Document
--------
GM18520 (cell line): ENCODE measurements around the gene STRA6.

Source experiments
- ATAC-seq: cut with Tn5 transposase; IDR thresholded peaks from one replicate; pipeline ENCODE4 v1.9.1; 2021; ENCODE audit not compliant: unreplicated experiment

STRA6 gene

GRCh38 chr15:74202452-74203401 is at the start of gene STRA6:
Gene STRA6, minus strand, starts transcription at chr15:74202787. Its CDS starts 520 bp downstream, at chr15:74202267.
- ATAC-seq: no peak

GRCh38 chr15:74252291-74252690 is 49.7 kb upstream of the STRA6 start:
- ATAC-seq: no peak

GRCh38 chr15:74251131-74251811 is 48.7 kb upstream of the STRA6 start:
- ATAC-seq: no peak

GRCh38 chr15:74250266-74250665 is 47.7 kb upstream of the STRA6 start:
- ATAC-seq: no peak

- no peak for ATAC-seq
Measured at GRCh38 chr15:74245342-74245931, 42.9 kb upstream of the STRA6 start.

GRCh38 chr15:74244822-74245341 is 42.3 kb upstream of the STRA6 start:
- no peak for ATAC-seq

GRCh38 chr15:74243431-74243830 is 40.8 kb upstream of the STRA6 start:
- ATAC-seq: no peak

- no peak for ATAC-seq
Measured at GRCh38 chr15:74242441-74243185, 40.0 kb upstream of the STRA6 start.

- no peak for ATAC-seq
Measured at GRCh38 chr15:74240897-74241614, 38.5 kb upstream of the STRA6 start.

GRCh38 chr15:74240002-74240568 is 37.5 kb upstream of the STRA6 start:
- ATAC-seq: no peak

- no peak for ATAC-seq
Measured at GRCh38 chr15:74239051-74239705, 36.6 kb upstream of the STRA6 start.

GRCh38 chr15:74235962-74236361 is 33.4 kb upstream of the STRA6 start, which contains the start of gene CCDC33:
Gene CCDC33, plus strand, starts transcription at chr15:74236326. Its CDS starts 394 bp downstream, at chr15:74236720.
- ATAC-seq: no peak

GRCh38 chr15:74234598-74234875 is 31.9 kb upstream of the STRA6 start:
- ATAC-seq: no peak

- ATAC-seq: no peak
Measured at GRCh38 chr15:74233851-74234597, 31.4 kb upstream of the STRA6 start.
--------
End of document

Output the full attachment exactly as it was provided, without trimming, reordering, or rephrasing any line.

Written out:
GM18520 (cell line): ENCODE measurements around the gene STRA6.

Source experiments
- ATAC-seq: cut with Tn5 transposase; IDR thresholded peaks from one replicate; pipeline ENCODE4 v1.9.1; 2021; ENCODE audit not compliant: unreplicated experiment

STRA6 gene

GRCh38 chr15:74202452-74203401 is at the start of gene STRA6:
Gene STRA6, minus strand, starts transcription at chr15:74202787. Its CDS starts 520 bp downstream, at chr15:74202267.
- ATAC-seq: no peak

GRCh38 chr15:74252291-74252690 is 49.7 kb upstream of the STRA6 start:
- ATAC-seq: no peak

GRCh38 chr15:74251131-74251811 is 48.7 kb upstream of the STRA6 start:
- ATAC-seq: no peak

GRCh38 chr15:74250266-74250665 is 47.7 kb upstream of the STRA6 start:
- ATAC-seq: no peak

- no peak for ATAC-seq
Measured at GRCh38 chr15:74245342-74245931, 42.9 kb upstream of the STRA6 start.

GRCh38 chr15:74244822-74245341 is 42.3 kb upstream of the STRA6 start:
- no peak for ATAC-seq

GRCh38 chr15:74243431-74243830 is 40.8 kb upstream of the STRA6 start:
- ATAC-seq: no peak

- no peak for ATAC-seq
Measured at GRCh38 chr15:74242441-74243185, 40.0 kb upstream of the STRA6 start.

- no peak for ATAC-seq
Measured at GRCh38 chr15:74240897-74241614, 38.5 kb upstream of the STRA6 start.

GRCh38 chr15:74240002-74240568 is 37.5 kb upstream of the STRA6 start:
- ATAC-seq: no peak

- no peak for ATAC-seq
Measured at GRCh38 chr15:74239051-74239705, 36.6 kb upstream of the STRA6 start.

GRCh38 chr15:74235962-74236361 is 33.4 kb upstream of the STRA6 start, which contains the start of gene CCDC33:
Gene CCDC33, plus strand, starts transcription at chr15:74236326. Its CDS starts 394 bp downstream, at chr15:74236720.
- ATAC-seq: no peak

GRCh38 chr15:74234598-74234875 is 31.9 kb upstream of the STRA6 start:
- ATAC-seq: no peak

- ATAC-seq: no peak
Measured at GRCh38 chr15:74233851-74234597, 31.4 kb upstream of the STRA6 start.